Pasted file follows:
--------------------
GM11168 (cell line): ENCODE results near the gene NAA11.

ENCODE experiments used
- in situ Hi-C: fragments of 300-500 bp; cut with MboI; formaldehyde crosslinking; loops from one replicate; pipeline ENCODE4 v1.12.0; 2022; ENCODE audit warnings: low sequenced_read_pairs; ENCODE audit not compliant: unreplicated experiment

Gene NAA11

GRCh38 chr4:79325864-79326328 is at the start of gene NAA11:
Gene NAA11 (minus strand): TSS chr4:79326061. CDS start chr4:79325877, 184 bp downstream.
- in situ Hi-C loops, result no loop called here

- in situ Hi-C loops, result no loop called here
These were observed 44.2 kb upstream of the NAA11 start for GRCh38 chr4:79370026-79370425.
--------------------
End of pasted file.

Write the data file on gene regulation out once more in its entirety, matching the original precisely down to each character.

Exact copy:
GM11168 (cell line): ENCODE results near the gene NAA11.

ENCODE experiments used
- in situ Hi-C: fragments of 300-500 bp; cut with MboI; formaldehyde crosslinking; loops from one replicate; pipeline ENCODE4 v1.12.0; 2022; ENCODE audit warnings: low sequenced_read_pairs; ENCODE audit not compliant: unreplicated experiment

Gene NAA11

GRCh38 chr4:79325864-79326328 is at the start of gene NAA11:
Gene NAA11 (minus strand): TSS chr4:79326061. CDS start chr4:79325877, 184 bp downstream.
- in situ Hi-C loops, result no loop called here

- in situ Hi-C loops, result no loop called here
These were observed 44.2 kb upstream of the NAA11 start for GRCh38 chr4:79370026-79370425.